I fully expect serious violence on the House floor in the next two years. It will be far from the first time that was a common thing, as Joanne Freeman reminds us.
This is bullying as politics, the modus operandi of our departed chief. Hardly a Trumpian innovation, its heyday was in the decades before the Civil War. During the 1840s and 1850s, America was divided over the fate of slavery. Political parties were splintering under the strain. National institutions were struggling — and failing — to contain it. The press sensationalized the struggle to serve a cause and sell papers. And a new technology spread journalistic hot-takes throughout the nation with greater reach and speed than ever before. The telegraph was the social media of its day, and it came into use in the late 1840s as the slavery crisis was rising toward its peak.
Congressional bullying was useful in those fraught decades, and its practitioners plied their trade proudly; most of them were Southerners, who tended to be armed and ready to fight. Every Congress had its “bullies” who protected slavery with threats and violence, and more often than not, their constituents liked them that way. Some such bullies wore guns and knives in plain view as a warning to game the give-and-take on the floor. Such was the message of weapons in Congress; they were steel-powered attempts to maintain Southern dominance.
This Southern strategy of force was no happenstance, no mere matter of custom. Representative Richard Kidder Meade, Democrat of Virginia, declared as much in 1849 on the House floor, bragging that the best way to manage antislavery congressmen was to keep them afraid for their lives. And it worked. Joshua Giddings, a freshman Whig representative from Ohio, was stunned at the sight of it. During his first weeks in Congress in 1838, he saw that Northerners were too “backward and delicate” to confront Southern insolence. “We have no Northern man who dares boldly and fearlessly declare his abhorrence of slavery.”
Not surprisingly, as the slavery debate intensified in the 1850s, so did Southern threats. Representative Thomas Clingman, a Whig from North Carolina, reached new heights during the debate over what came to be known as the Compromise of 1850. If Southern interests weren’t protected, he warned on Jan. 22, Southerners would fight. Their plan of attack was simple, he explained. If fighting with parliamentary gamesmanship like “Northern gentlemen” didn’t get them what they wanted, then they would fight like Southern men — with force. The end result would be a “collision” as electric as the Battle of Lexington, followed by the collapse of Congress.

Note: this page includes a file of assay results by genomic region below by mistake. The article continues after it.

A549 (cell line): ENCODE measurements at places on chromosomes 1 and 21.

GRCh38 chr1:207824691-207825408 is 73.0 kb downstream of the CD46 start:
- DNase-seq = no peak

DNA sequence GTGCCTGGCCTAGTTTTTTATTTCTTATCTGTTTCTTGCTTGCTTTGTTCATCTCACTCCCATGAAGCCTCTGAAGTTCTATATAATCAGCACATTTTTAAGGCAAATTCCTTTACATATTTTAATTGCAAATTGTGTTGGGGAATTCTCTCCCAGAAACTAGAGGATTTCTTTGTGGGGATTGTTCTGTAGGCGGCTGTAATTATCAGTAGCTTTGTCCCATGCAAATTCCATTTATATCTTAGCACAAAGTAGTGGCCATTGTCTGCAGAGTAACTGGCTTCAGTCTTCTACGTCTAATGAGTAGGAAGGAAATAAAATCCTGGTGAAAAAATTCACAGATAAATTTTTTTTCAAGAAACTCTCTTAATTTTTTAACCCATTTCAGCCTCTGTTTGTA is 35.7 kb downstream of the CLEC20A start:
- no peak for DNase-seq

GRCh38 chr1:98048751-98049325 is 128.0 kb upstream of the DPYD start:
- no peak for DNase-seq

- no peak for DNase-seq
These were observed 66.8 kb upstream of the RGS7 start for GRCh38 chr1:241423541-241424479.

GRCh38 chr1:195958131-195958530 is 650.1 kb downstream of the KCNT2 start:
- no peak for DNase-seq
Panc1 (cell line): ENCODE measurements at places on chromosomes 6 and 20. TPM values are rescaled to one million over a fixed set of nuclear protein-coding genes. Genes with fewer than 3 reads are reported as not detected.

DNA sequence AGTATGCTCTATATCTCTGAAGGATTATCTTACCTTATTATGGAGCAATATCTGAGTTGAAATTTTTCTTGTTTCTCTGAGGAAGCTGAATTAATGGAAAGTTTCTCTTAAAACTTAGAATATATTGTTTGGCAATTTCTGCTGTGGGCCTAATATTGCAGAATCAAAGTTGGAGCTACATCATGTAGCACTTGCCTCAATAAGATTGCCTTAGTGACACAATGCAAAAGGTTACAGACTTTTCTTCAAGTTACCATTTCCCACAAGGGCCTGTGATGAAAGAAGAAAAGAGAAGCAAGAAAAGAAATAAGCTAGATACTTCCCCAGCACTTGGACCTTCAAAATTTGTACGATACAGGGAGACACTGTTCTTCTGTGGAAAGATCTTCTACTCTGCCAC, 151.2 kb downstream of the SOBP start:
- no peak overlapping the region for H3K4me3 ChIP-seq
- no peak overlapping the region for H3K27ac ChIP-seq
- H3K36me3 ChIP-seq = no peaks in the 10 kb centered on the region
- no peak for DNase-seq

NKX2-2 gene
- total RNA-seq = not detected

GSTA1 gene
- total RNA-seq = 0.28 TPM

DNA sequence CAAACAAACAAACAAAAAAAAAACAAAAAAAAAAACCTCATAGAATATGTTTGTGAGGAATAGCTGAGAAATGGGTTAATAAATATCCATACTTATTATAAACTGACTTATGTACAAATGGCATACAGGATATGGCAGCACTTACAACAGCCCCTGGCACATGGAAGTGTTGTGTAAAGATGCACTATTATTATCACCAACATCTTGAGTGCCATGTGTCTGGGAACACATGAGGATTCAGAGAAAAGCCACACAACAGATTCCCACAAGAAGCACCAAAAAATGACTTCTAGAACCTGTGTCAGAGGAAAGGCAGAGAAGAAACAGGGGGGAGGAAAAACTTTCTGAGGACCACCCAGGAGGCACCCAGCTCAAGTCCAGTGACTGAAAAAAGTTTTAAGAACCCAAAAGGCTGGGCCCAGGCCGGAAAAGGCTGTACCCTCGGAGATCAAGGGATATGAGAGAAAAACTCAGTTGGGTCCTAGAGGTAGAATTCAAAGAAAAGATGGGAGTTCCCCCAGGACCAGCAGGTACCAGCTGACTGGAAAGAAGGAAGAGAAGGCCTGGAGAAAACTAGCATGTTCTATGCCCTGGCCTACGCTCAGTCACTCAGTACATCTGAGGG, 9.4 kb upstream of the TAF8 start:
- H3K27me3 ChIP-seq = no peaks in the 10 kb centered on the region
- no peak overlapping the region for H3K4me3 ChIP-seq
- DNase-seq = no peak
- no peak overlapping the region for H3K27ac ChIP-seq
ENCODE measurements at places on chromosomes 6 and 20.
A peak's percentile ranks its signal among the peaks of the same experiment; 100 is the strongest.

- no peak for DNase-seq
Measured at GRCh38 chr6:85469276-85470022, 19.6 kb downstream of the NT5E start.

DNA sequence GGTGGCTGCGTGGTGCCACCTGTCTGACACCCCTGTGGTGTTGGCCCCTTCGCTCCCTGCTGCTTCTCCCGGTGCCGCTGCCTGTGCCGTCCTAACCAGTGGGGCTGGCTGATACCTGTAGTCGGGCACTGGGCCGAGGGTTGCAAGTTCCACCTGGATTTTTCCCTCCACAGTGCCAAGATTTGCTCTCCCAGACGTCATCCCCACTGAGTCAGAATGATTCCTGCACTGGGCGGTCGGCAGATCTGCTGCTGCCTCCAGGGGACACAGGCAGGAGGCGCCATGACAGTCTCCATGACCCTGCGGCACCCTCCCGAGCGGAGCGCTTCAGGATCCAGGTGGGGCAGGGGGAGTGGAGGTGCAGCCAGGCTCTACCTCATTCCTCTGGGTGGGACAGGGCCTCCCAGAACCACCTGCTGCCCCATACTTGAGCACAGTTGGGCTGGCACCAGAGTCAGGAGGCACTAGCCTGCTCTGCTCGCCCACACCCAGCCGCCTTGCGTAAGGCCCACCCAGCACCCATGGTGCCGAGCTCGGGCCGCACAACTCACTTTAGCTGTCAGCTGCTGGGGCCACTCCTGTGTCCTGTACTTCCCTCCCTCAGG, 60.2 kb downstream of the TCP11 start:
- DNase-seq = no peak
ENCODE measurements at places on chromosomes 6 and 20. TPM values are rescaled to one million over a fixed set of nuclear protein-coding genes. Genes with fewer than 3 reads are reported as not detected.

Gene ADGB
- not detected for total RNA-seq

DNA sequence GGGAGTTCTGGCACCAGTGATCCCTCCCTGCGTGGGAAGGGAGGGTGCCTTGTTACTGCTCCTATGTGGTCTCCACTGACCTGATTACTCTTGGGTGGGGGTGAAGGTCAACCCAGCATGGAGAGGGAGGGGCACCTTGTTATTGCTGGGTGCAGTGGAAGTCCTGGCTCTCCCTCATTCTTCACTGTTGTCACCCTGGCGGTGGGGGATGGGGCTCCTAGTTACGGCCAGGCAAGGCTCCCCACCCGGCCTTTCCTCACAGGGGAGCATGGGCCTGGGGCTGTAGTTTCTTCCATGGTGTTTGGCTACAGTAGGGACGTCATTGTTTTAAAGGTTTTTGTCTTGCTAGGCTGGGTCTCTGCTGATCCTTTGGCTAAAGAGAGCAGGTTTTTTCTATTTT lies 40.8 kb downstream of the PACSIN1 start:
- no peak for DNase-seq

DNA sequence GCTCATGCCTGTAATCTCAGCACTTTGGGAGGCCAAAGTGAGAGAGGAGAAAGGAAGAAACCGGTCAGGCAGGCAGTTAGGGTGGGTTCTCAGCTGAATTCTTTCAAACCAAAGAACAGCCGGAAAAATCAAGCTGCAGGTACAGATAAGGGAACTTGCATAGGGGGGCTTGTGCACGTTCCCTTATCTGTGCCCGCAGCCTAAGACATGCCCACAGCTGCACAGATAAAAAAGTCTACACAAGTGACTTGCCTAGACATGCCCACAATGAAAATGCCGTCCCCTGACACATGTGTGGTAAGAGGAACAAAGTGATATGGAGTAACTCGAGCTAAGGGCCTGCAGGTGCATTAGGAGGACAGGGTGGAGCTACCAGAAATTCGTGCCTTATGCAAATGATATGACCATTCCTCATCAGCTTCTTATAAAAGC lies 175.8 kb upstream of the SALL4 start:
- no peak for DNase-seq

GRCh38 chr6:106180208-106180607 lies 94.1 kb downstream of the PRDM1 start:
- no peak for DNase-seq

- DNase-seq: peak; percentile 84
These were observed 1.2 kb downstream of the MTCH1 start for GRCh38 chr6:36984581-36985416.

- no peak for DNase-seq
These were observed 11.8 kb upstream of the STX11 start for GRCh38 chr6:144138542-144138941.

A few weeks later, Senator Henry Foote, Democrat of Mississippi, made the same threat more subtly, Senate-style. If a South-friendly compromise wasn’t hammered out in the next three days, he declared, the matter would “leave our jurisdiction, and leave it forever.” What did he mean? Newspapers filled the gap. He was threatening armed warfare in Congress.
Would Southerners have opened fire in Congress? Probably not. But could they have? Their track record suggested that they could have, so their threat carried. Concerned congressmen considered outcomes. How many representatives were armed, some wondered. Representative Willie Mangum, another Whig from North Carolina, thought 70 or 80; his fellow North Carolina Whig and friend David Outlaw thought fewer. These men were envisioning warfare in the House, however unlikely it might be.
White supremacists prefer violence as a tactic to ensure their power. It’s at the heart of the ideology. And on this point, there’s very little difference between the Democratic Party of 1855 and the Republican Party of 2021. It’s kind of amazing we’ve reverted to this point. But then it’s also kind of not that surprising. After all, the nation was founded on white supremacy for whatever people want to say about the land of the free and the home of the brave or whatever other buzz words they want to use to describe the United States, this has remained the central ideology of the nation ever since.